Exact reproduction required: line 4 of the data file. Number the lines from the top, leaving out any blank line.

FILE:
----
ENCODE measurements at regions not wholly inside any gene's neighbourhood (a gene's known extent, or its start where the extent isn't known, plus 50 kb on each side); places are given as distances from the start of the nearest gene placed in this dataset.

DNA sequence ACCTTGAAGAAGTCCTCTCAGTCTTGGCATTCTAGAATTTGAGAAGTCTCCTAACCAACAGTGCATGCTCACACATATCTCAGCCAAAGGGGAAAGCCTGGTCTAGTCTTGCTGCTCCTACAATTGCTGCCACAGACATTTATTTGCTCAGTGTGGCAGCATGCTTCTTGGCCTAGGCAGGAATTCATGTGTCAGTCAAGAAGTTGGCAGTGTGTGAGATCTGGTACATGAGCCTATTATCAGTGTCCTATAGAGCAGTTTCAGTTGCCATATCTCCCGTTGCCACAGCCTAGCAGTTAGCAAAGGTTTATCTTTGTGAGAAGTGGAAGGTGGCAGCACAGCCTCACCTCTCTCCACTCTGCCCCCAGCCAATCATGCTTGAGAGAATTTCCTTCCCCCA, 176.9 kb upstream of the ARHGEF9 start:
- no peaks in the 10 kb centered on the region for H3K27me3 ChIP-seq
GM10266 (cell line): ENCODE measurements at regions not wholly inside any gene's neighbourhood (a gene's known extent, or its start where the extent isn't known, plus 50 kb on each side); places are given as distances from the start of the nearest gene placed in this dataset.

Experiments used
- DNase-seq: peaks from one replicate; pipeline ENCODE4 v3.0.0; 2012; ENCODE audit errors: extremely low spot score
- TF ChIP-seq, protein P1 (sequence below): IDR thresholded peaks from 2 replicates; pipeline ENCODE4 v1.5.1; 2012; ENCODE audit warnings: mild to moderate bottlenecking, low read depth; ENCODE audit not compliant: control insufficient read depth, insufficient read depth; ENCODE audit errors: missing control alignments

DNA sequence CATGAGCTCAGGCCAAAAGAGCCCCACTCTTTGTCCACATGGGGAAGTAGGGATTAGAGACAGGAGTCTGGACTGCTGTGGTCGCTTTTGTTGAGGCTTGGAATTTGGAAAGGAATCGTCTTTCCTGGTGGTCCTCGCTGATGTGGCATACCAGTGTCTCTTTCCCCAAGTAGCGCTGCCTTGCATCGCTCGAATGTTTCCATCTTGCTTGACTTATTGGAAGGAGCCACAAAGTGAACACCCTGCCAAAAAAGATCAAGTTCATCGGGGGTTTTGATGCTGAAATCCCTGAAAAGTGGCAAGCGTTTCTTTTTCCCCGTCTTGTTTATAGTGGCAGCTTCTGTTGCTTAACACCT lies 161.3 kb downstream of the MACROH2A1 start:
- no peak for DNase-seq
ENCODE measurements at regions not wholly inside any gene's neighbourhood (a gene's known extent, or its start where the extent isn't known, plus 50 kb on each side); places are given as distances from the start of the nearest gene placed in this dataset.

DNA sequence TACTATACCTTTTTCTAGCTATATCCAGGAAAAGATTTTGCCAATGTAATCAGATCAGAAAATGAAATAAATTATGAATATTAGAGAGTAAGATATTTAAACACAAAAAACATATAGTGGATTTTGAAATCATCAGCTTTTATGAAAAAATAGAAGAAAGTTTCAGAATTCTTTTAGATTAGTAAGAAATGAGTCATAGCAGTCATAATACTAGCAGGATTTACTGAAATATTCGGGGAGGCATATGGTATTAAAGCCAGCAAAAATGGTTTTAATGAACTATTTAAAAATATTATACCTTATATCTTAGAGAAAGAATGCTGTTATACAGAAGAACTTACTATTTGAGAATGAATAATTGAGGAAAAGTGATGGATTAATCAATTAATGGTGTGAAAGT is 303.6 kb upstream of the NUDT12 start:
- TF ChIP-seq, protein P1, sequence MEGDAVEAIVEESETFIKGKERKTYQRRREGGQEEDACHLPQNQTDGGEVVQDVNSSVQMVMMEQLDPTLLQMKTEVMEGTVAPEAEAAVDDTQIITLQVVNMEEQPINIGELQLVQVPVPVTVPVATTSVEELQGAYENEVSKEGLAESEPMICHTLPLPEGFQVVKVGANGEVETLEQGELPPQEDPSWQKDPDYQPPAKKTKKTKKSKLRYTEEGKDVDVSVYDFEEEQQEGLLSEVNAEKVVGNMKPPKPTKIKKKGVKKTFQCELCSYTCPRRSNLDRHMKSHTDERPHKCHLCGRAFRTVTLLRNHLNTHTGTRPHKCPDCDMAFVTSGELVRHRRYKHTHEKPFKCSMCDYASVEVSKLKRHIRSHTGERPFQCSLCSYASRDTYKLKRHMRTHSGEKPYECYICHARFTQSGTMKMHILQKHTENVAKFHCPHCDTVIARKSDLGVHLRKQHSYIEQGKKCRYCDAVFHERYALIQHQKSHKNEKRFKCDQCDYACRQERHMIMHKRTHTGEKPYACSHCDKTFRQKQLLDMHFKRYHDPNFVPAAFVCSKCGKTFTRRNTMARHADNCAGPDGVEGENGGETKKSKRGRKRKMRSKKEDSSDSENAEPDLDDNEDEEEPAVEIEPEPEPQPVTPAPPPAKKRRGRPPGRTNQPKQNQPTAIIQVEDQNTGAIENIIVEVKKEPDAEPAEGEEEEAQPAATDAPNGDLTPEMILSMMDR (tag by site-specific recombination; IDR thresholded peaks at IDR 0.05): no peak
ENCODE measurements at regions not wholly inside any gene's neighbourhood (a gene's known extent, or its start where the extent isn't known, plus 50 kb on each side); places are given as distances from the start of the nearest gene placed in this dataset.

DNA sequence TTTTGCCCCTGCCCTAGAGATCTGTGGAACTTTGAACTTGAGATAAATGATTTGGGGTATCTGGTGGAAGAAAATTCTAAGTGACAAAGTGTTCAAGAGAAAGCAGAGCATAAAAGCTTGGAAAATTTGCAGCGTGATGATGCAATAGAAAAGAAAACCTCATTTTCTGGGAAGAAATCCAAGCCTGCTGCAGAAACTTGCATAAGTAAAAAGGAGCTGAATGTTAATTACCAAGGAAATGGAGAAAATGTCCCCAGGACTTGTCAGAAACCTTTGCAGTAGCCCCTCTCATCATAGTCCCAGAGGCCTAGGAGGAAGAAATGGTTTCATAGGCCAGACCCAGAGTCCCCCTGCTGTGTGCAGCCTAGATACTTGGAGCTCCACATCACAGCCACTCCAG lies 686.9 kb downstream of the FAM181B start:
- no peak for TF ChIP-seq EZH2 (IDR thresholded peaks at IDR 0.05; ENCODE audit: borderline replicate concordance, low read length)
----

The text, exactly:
GM10266 (cell line): ENCODE measurements at regions not wholly inside any gene's neighbourhood (a gene's known extent, or its start where the extent isn't known, plus 50 kb on each side); places are given as distances from the start of the nearest gene placed in this dataset.